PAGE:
Australia’s largest exporter of eucalyptus woodchips has apologised after being stripped of its environmental certification for harming koalas.
In July, ABC’s 7.30 reported that thousands of koalas had been killed or injured as loggers moved in to harvest blue gum timber plantations in south-eastern Australia.
Woodchip exporter Australian Bluegum Plantations (ABP), which was named in the program, initially denied the claims via the environmental certification authority, the Forest Stewardship Council of Australia (FSC).
However, the claims were investigated by an international environmental auditor, and the recently released report was damning.
‘Given the numbers of koalas that continue to be injured, killed or found in poor health (e.g. suffering from pneumonia due to exposure)… ABP is not taking sufficient steps to recognise the extent of the issue,’ the report by the Rainforest Alliance said.
The company was issued six major non-conformances, or significant failures, in how they managed wildlife during operations.
Per FSC rules, suspension is required when five or more major non-conformances are found.
The forestry giant apologised when asked by 7.30 whether they felt any guilt over the harm caused to koalas.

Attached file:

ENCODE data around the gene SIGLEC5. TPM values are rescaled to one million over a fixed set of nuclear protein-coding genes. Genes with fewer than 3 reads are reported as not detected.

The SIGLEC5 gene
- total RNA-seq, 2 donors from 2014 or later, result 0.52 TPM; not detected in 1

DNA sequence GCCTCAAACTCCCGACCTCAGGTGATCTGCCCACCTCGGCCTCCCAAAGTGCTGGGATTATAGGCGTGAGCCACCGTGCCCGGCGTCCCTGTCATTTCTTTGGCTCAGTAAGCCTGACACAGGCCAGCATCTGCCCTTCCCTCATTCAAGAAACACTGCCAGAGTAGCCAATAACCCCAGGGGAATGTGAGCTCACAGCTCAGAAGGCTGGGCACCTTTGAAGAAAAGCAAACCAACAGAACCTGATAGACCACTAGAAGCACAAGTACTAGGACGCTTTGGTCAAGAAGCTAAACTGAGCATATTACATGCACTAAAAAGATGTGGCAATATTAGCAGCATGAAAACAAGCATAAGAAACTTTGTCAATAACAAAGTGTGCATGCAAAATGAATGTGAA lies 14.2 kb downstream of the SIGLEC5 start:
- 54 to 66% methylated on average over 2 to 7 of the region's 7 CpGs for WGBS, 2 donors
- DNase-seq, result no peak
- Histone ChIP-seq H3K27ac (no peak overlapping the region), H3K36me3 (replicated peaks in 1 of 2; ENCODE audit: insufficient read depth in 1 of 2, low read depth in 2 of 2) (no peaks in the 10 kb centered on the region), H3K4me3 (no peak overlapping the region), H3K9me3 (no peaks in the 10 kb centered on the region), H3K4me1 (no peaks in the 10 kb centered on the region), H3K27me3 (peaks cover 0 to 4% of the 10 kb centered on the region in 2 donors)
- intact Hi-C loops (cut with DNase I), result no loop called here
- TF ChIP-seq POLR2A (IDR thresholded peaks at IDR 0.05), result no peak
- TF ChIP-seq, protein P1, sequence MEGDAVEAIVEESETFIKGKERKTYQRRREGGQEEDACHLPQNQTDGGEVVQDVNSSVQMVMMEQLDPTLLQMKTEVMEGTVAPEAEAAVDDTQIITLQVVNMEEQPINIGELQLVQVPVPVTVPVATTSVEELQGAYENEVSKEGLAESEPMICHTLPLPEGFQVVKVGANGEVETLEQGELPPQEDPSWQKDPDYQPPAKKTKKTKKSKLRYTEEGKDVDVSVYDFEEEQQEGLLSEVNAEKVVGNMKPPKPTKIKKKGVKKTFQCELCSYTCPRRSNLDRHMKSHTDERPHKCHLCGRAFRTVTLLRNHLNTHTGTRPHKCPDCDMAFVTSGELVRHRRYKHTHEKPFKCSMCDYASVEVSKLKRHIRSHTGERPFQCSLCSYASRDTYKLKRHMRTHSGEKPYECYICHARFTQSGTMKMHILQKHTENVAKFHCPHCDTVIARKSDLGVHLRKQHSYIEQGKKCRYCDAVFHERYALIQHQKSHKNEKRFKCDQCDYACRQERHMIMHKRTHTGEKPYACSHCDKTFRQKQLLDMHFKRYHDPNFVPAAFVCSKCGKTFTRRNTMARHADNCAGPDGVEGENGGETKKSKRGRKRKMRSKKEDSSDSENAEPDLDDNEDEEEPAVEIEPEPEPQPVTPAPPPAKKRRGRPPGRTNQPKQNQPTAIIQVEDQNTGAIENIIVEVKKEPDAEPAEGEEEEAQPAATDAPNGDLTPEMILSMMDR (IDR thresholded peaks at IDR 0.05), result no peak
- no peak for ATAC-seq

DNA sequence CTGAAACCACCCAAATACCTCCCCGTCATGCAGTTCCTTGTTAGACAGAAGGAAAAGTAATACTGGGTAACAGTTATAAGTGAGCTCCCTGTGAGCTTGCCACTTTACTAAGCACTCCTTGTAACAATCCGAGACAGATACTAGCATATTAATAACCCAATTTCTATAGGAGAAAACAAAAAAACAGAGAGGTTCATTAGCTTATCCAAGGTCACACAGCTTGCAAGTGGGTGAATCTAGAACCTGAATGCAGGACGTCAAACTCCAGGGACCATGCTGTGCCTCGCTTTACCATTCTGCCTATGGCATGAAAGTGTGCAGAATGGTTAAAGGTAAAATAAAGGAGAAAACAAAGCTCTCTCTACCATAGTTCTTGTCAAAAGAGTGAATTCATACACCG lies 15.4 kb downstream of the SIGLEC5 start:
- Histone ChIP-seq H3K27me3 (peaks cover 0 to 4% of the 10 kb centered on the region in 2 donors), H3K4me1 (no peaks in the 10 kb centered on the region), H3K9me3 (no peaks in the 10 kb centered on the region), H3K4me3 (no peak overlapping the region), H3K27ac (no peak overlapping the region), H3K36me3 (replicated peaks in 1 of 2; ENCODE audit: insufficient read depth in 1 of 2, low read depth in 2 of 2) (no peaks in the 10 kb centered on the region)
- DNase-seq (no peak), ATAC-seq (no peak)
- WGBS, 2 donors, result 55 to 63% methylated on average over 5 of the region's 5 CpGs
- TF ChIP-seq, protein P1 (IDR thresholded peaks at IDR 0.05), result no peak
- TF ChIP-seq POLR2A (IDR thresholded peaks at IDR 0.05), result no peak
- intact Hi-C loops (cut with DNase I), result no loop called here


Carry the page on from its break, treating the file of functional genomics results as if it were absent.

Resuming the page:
‘We are deeply sorry for the fact that koalas have been harmed on our property. Deeply sorry,’ said ABP chief executive Tony Price, who had to step aside as FSC chairman during the audit.
‘We are very, very keen to make sure that going forward we do everything we can to avoid harming koalas.’
Mr Price, who remains on the FSC board, wouldn’t answer whether he’d now step down as a leader on the forestry council.
‘We are focused on addressing some findings in an audit that we’ve just had and our intention would be to get those corrective actions closed out, get them signed off by the auditor and then have our certification reinstated,’ he said.